Monday, March 27, 2017

Embrace Your Light: Overcome the Fear of Success.

It is our light, not our darkness that most frightens us. - Marianne Williamson

While we are on the topic of Fear, I wanted to talk about the fears we face on the road to creative success.

When you are fluent in demonology and hand out fear like Halloween candy, hearing statements like, “Embrace Your Fears” kind of loses its impact.  Like me, you're probably saying, “Embrace? Hell, I sleep with mine.” Okay, that might just be me. The point is, I’ve long ago embraced my darkness. Does that mean I’ve eradicated my fears? No, far from it. I have so many that I’m running out room to house them all. But, I’ve acknowledged them, some I’ve embraced, other’s bite, so I’ve had to cage train them.

Now, I've been a long time fan of Marianne Williamson, and I have a signed copy of the above quote framed and hung in my office. It has only been recent, however, that it's meaning has really sunk in. I, like many others, equated fear with darkness. Lightness is on the other side of that coin and as it turns out, just as hard to embrace. In some cases, harder.

I'm talking about the fear of success. It can be tricky to identify because at times it disguises itself as the fear of failure. Anyone who has been on a creative journey knows failure is inevitable, it is how we learn, and a natural cycle of growth and success. Albeit, an uncomfortable one. Success, on the other hand, is an unknown territory and differs depending on an individual's definition of what success is.

How to identify Fear of Success.
  • Procrastination. Not all procrastination is out of fear of success, but take a good look at your excuses for procrastinating.
  • Being a Professional Student. Obsessing over how to do something rather than actually doing it. An example is taking a lot of classes but not actually implementing what you've learned or doing the assignments.
  • Failure to Launch, because it isn't perfect or the perfect time, etc.
  • Fear of Change. Afraid of what you may have to sacrifice in order to achieve your goal. This one is a big one. 
  • Playing Small. You suffer The Imposter Syndrome. Whenever you do accomplish something, you discount it or downplay it.
  • Fear of Exposure. Afraid of all the things that could be exposed once successful and having to deal with it.
  • Lack of Confidence. Afraid you won't meet expectations. 
  • Fear of Confrontation. When you rather face down a horde of zombies, then have to deal with the haters. Because, for as many people who will lift you up, there will be those that live to tear you down.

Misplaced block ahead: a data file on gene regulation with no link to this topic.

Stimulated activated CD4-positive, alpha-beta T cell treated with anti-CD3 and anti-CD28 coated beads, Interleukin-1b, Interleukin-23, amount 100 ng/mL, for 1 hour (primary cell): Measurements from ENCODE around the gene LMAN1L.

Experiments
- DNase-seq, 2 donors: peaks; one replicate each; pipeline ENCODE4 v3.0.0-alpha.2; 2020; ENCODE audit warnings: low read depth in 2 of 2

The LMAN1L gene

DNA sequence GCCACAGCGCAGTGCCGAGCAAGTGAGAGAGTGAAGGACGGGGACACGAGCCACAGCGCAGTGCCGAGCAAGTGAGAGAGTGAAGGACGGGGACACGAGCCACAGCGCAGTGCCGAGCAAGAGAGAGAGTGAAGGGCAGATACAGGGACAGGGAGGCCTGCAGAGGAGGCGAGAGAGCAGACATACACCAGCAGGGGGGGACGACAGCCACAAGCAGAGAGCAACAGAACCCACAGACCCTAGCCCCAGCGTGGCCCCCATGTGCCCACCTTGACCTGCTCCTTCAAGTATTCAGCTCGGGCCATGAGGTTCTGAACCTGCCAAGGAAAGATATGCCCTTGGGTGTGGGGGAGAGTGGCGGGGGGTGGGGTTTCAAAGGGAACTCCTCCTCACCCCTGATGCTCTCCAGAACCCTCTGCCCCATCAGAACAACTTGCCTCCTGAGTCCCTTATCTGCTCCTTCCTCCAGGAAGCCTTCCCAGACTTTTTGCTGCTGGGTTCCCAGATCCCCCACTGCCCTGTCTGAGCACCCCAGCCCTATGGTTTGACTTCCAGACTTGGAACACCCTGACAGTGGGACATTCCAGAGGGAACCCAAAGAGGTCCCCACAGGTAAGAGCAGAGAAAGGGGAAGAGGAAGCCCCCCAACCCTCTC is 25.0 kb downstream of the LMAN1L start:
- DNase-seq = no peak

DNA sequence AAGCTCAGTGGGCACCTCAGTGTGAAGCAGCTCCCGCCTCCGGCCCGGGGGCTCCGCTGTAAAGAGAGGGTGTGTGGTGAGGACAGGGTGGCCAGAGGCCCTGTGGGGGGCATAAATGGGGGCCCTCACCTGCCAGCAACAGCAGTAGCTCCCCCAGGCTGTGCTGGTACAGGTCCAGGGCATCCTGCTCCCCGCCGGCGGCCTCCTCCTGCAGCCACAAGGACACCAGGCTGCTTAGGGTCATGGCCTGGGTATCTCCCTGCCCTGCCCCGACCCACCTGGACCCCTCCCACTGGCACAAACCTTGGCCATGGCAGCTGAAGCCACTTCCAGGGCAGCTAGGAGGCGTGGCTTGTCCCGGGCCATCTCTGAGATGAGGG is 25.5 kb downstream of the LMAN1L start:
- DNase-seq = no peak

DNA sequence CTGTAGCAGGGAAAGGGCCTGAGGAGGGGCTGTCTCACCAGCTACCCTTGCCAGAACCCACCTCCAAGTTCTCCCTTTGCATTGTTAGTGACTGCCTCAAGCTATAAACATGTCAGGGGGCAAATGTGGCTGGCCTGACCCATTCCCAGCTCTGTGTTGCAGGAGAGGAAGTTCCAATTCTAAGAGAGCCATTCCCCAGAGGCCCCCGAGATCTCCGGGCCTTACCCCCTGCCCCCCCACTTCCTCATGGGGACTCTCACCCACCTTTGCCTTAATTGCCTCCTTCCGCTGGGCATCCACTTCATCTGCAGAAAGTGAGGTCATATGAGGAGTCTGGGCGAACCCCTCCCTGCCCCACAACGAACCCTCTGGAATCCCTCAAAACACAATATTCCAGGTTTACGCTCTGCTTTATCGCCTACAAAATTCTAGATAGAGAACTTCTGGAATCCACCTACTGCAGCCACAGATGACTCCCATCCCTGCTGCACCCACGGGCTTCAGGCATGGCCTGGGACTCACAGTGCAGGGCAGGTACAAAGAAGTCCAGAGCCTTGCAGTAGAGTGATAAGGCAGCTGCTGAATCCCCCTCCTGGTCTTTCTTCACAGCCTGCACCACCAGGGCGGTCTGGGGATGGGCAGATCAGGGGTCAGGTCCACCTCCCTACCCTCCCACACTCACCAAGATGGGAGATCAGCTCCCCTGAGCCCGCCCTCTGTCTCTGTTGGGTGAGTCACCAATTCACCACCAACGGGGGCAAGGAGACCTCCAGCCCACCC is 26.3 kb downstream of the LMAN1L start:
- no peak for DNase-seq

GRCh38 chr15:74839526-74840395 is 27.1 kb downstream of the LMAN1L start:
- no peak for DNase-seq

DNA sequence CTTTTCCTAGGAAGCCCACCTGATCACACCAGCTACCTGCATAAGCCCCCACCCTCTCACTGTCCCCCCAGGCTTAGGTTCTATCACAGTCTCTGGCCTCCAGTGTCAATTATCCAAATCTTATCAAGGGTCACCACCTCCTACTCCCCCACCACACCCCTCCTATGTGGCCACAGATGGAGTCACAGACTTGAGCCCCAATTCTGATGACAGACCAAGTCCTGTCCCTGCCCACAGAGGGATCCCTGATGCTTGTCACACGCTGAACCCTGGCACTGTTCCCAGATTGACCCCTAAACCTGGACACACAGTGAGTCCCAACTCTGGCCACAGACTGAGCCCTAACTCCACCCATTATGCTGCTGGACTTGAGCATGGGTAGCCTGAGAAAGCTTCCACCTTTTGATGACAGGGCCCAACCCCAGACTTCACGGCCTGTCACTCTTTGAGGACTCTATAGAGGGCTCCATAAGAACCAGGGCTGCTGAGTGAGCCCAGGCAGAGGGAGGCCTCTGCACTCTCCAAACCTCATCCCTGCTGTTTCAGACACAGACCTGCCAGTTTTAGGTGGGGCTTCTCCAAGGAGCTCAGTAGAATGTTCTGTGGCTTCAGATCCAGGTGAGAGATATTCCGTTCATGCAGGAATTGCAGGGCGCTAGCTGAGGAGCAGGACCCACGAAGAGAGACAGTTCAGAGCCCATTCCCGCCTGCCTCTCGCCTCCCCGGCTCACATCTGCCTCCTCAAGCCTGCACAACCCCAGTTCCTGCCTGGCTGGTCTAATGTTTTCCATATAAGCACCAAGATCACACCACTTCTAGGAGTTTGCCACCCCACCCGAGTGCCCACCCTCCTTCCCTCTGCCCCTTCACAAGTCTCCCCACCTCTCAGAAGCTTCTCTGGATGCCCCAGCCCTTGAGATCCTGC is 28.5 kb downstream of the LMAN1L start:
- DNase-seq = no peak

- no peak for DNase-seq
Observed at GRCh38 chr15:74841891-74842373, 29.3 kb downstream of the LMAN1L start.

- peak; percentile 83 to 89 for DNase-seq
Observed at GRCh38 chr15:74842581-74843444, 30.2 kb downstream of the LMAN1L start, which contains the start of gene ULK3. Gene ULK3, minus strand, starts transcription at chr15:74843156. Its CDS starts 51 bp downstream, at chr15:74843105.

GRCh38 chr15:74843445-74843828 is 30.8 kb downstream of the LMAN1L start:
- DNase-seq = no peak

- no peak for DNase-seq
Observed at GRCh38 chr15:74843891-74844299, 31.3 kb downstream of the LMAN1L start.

Ways to Embrace your Light.

Find or create a support group.
It doesn't have to include a lot of people, one or two will do. But, they have to be people who understand what you're trying to achieve and celebrate your wins, as well as,  honest enough with you to call you on your bullshit.

Build your confidence.
Have a plan.
Be specific about what you are trying to achieve, and its importance to you.
List out the steps you need to take to get there.
Give yourself realistic deadlines.
Reward yourself with each item you complete.
Whenever possible, make your intentions public. At the very least announce it to your support group, this helps you stay accountable, which builds confidence.
Don't compare your success to anyone else's. No one shoots out of the womb perfectly successful, we all have to work to get there, and there is no one true way carved in stone.

Learn how to brag.
I don't mean in an annoying, narcissistic kind of way. But, you should announce your accomplishments and celebrate when you hit milestones.

Take note of the change.
List 10 things that have changed about you over the past 5 years, over the past 10 years. Do you have the same hair style? The same job? etc. Nobody stays the same, the only thing that is sure in life is that things are going to change. It is helpful to see how we evolve and note that not everything is for the worse.

Fake it until you make it.
This is about acting confident until you've reached your goals.
Find someone who has achieved the same things you want and emulate them. This is not so you can judge yourself against them or become an exact copy of them. This person is a role model. It is helpful to have someone to refer to when you are in situations you lack confidence in. Ask what your role model would do in those situations. Use them as a guidebook, not a blueprint.